We will introduce micro-credit at the farm so that women who wish to raise chickens, goats, or cows have access to the capital to buy them with repayment deferred until the livestock or products from the livestock (eggs, milk) can be sold.
Volunteers are needed in the community to teach in the local school as well as work on the farm alongside the women. We'll be adding housing for those volunteers which will also provide some jobs for women and a source of income to the farm that can be used to provide assistance with health care bills, as a hedge against potential crop failure and a way for the farm to purchase additional food stocks, if required.
What is The Long-term Impact?
The current scope is large enough for 30 women and their children. That's what the land we have can support. After the first year of operation the farm will sustain itself. The women will be able to grow a wide variety of crops to form a complete food package necessary to feed themselves and their children.
We plan to introduce the use of micro-credit to enable women who wish to raise chickens, goats or cows a way to purchase the livestock and repay the loans as they go to market.
There's no reason not to take this to scale and establish hundreds of women's cooperative farms where women and their children can work, grow their own food and live independently. There's enough welfare in Nepal, we aren't into welfare. This is a hand up, not a hand out. It's not marginal handicraft work that really isn't dependable either. The women of Nepal are resourceful farmers.
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For girls in particular, the cost of a school uniform and stationary supplies is a barrier to attending school. At Her Farm we have children who do not have the money to obtain these simple things. While they may attend school without a uniform, culturally it's frowned upon to do so and children of poverty are stigmatized for coming to school without a proper uniform and supplies.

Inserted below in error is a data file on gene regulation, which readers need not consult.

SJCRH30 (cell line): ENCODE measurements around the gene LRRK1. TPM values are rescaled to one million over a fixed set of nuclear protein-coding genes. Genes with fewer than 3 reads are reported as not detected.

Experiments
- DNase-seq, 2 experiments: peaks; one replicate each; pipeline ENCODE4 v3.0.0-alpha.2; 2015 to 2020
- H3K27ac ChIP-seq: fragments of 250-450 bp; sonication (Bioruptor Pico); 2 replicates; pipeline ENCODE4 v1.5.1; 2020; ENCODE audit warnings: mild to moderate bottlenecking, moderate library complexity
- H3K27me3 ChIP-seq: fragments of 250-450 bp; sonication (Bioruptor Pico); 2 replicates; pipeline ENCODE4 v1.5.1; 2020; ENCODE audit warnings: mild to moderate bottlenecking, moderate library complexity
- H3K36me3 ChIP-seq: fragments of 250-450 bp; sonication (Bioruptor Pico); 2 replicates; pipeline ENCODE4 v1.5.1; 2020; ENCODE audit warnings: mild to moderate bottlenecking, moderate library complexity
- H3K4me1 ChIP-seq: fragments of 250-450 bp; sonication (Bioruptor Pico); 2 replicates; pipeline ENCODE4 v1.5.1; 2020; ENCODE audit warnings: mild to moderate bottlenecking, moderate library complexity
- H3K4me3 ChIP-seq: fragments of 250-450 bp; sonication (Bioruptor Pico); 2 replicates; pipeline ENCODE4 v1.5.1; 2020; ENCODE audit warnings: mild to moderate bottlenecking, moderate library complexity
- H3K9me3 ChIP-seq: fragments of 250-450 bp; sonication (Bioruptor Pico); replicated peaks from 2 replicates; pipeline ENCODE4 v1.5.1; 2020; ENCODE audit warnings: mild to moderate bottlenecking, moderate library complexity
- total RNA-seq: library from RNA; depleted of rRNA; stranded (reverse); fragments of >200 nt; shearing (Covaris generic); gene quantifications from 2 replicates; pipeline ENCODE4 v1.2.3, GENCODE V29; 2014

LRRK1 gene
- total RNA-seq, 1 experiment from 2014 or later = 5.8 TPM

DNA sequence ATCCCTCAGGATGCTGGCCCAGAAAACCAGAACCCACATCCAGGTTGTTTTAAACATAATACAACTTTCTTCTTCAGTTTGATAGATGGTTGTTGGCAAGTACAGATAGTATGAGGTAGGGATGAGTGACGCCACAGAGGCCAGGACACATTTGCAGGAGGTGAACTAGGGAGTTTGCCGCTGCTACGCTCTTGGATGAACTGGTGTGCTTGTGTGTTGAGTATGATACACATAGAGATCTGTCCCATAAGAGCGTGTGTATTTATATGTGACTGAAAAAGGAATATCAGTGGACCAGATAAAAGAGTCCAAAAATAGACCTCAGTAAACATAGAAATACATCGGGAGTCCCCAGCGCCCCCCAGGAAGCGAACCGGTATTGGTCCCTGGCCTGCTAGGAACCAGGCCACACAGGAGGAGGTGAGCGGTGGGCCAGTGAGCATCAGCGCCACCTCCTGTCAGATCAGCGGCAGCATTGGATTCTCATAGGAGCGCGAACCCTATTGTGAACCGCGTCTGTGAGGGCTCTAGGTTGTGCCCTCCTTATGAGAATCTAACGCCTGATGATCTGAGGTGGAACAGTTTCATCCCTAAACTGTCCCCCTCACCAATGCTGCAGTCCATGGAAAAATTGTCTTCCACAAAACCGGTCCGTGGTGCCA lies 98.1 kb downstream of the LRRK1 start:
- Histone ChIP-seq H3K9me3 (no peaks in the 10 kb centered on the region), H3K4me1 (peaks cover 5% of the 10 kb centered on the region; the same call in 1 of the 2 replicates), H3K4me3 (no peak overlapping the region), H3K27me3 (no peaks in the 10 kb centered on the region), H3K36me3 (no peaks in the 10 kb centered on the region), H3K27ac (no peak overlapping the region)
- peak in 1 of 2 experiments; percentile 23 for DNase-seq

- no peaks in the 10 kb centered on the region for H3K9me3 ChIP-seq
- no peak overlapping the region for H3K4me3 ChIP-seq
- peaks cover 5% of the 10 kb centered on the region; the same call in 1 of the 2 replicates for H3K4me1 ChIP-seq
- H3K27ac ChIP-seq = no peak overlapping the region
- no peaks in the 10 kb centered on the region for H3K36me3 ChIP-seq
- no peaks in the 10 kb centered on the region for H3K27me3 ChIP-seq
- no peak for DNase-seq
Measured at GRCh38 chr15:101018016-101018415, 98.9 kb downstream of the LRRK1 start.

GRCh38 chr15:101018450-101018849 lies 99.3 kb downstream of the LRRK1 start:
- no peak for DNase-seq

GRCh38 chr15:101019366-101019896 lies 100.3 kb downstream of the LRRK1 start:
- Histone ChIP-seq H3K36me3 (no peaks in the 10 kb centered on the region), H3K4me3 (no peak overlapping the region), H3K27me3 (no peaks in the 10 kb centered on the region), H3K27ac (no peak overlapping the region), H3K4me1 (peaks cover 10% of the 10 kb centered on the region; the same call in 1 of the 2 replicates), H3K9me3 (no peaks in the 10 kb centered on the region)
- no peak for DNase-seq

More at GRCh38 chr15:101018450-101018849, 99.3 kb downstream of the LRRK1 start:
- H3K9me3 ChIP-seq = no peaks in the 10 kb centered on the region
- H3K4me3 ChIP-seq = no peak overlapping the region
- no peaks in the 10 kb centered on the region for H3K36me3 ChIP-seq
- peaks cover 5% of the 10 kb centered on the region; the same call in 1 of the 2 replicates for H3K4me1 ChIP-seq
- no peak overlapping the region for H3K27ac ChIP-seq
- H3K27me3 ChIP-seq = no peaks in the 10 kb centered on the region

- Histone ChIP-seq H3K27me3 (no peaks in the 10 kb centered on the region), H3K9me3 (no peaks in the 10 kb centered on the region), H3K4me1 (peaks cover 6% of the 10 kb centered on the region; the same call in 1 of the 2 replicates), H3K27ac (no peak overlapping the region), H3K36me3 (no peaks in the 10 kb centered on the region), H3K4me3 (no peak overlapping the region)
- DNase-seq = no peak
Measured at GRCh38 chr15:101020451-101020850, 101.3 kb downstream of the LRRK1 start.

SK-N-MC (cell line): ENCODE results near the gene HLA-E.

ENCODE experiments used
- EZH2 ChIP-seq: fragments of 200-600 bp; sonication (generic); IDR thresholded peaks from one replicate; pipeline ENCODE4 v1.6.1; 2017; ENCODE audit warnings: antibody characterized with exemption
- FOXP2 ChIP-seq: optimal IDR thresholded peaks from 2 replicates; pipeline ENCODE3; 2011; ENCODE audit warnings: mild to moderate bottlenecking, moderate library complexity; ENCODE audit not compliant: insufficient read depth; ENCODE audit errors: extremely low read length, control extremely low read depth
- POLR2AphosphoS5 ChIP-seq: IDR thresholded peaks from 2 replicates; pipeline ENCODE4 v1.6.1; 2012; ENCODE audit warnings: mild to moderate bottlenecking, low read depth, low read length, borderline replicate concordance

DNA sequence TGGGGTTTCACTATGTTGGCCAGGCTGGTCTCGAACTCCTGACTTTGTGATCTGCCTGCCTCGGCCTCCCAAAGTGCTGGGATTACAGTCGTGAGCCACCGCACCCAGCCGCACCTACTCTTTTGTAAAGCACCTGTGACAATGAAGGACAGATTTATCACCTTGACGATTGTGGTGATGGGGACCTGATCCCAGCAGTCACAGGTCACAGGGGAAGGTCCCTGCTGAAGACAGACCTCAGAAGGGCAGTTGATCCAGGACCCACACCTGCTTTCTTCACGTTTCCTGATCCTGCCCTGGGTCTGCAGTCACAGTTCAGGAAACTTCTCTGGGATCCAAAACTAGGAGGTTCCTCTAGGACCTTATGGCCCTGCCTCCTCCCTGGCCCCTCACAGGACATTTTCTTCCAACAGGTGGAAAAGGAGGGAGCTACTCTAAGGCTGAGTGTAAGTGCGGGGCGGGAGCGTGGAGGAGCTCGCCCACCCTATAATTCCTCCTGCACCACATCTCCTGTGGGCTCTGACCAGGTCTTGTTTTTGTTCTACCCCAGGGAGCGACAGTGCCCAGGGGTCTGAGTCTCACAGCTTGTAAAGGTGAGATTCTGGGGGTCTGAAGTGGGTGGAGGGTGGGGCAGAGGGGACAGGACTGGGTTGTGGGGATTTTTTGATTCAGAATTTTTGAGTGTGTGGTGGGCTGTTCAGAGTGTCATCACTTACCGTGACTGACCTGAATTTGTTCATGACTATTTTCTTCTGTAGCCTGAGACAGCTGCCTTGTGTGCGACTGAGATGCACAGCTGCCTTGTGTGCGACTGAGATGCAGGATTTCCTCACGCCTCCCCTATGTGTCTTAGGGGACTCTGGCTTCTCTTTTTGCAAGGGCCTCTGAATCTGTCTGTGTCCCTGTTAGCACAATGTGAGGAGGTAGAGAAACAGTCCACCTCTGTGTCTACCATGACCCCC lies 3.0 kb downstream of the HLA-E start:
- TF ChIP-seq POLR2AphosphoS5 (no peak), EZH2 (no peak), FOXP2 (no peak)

Visitors are always welcome at Her Farm. The Mountain Fund hosts over 100 volunteers in Nepal each year and has all the support staff and facilities to host visitors at Her Farm as well. We have volunteer housing at the farm and can pick you up at the Kathmandu airport. The you will spend the night at our volunteer house in Kathmandu before transfering to the farm. English speaking staff will be with all the time and while the housing is simple at the farm, it is comfortable. Our staff will provide all the support you need to live and work along side others at Her Farm. In addition to working the farm itself, local children want help with homework and youth in the village are keen for English lessons.
What To Bring
Materials to help teach English are useful. School supplies, which you can obtain cheaply in Kathmandu are much appreciated. Good cheer and a willingness to embrace a new culture is the best thing to pack.